price-to-cash-flow ratio

price-to-cash-flow ratio (P/CF ratio)

A stock valuation measure calculated by dividing a firm's cash flow per share into the current stock price. Financial analysts often prefer to value stocks using cash flow rather than earnings because the latter is more easily manipulated.
Wall Street Words: An A to Z Guide to Investment Terms for Today's Investor by David L. Scott. Copyright © 2003 by Houghton Mifflin Company. Published by Houghton Mifflin Company. All rights reserved. All rights reserved.
References in periodicals archive ?
Separately, the independent trader and blogger Brian Johnson late last month built a complex "stock screen" designed to find high-value companies, including criteria such as a price-to-cash-flow ratio of less than 10, a price-to-sales ratio of less than one and a price-to-book ratio of less than two.
* Price-to-cash-flow ratio. CPAs can also evaluate a manager's substyle by comparing a company's stock price with its cash flow for the previous fiscal year.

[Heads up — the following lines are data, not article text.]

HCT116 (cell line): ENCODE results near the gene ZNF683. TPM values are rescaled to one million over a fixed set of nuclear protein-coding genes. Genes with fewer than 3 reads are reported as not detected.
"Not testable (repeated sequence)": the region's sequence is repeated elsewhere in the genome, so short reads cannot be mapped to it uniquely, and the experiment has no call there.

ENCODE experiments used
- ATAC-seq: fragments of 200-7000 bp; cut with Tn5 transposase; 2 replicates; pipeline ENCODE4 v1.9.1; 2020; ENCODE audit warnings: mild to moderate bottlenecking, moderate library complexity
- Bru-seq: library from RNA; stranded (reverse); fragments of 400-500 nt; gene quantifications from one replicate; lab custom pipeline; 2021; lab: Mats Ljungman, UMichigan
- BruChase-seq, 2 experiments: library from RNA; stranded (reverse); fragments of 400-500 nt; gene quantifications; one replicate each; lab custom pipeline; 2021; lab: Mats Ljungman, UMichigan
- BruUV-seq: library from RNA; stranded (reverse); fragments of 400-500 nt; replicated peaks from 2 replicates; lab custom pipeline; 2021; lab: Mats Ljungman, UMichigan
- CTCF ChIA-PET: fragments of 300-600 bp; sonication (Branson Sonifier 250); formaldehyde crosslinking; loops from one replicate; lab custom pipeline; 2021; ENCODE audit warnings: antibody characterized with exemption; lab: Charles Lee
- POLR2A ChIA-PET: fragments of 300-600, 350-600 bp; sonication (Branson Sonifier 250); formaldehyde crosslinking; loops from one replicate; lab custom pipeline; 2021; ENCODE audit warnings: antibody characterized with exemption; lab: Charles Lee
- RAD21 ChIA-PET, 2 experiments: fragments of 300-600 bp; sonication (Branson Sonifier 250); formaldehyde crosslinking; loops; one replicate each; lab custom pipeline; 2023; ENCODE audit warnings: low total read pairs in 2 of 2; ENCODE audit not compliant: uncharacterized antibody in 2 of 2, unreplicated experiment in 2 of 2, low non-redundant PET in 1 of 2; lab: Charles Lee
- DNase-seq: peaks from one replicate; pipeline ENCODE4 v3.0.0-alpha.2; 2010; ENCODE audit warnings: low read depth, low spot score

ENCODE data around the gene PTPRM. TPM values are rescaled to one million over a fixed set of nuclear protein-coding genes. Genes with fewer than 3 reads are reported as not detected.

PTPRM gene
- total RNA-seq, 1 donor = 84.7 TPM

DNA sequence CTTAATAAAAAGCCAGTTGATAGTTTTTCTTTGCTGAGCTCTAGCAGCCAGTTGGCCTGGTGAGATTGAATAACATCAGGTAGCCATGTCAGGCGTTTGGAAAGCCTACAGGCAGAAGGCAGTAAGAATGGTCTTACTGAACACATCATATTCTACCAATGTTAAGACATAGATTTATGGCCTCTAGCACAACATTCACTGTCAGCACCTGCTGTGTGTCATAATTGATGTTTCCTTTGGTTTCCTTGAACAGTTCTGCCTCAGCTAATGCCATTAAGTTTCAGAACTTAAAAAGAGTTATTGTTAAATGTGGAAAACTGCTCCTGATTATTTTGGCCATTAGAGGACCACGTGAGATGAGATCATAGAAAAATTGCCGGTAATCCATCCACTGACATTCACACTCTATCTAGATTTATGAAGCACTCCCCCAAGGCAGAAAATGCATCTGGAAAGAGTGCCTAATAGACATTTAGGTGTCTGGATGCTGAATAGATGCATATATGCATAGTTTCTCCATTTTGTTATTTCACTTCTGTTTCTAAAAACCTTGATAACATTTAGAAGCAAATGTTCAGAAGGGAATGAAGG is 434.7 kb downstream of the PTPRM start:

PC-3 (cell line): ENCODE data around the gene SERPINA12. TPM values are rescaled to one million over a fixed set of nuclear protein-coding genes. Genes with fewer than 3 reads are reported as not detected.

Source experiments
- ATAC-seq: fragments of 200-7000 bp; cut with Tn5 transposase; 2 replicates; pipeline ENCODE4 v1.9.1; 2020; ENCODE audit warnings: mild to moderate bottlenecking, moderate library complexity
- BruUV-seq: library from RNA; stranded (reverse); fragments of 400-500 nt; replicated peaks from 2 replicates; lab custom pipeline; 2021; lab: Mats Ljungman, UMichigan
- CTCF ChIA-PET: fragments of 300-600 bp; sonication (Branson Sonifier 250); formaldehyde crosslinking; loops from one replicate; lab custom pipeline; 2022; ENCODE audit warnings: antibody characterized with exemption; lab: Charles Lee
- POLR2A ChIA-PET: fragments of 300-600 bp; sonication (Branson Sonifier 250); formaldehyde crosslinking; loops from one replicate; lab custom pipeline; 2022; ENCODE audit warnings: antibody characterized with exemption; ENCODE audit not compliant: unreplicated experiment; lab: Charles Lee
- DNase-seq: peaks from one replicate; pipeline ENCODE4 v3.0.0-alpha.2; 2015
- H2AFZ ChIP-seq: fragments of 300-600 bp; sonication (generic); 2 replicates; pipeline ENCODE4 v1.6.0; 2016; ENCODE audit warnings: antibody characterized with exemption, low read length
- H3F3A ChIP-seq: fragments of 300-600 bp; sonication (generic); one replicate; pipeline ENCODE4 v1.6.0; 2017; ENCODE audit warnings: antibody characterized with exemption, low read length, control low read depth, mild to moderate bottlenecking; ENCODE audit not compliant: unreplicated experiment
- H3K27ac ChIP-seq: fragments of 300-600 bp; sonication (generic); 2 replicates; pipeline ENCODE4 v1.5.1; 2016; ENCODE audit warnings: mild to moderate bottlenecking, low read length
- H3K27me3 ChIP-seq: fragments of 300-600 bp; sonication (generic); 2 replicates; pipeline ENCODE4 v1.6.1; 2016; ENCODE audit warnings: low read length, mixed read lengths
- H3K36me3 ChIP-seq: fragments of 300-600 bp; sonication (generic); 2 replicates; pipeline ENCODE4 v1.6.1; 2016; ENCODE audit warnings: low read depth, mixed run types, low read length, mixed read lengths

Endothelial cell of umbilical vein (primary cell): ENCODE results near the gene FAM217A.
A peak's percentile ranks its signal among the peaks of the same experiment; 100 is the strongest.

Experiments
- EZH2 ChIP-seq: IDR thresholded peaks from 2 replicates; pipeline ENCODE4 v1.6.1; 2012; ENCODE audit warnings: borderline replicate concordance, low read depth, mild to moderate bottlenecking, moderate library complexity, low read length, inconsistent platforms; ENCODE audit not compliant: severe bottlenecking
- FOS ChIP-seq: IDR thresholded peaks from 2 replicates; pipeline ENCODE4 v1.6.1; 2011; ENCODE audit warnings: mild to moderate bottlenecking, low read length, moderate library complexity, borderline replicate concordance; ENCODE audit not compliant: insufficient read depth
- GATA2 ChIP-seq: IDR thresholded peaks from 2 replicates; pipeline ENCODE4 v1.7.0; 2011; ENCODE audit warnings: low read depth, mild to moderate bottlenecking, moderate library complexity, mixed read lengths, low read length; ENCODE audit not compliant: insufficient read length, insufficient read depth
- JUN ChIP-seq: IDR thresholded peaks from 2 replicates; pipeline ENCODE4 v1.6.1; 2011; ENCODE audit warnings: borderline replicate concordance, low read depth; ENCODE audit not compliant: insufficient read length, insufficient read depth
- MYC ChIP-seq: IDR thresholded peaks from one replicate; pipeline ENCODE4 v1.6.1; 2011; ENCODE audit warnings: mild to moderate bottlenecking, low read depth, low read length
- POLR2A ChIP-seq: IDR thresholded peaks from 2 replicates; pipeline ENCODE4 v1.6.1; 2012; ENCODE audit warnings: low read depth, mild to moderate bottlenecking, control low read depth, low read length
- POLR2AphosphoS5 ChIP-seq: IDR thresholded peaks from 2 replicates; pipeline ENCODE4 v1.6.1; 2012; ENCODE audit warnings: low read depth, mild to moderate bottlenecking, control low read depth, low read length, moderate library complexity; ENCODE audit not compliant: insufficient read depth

These include the price-to-earnings ratio, the fund's overall holdings, the price-to-book ratio and the price-to-cash-flow ratio.
On the other hand, growth investors specialize in hot or emerging markets and companies with high P/E, price-to-book and price-to-cash-flow ratios.
Typically, these stocks have high P/E ratios, high price-to-book ratios and high price-to-cash-flow ratios as well as extremely high growth rates.
With Lakonishok, we have looked at a variety of contrarian strategies from 1968 to 1990, and found that there is nothing special about BM as a way to identify value and growth stocks.(3) Many other ratios of price to a measure of fundamentals, such as the price-to-cash-flow ratio, and the price-to-earnings ratio, are also good predictors of returns, generating superior performance of nearly 10 percent per year for value relative to growth stocks.
The big institutional players, according to surveys by Merrill Lynch, are typically influenced to buy or sell based on earnings surprises, returns on equity, analysts' earnings revisions, price-to-cash-flow ratios, and earnings momentum.
Price-to-earnings and price-to-cash-flow ratios are common gauges of value.
On the basis of price-earnings ratios, yields, price-to-book-value ratios and price-to-cash-flow ratios, relative to normal variations from 1926 to the present, the U.S.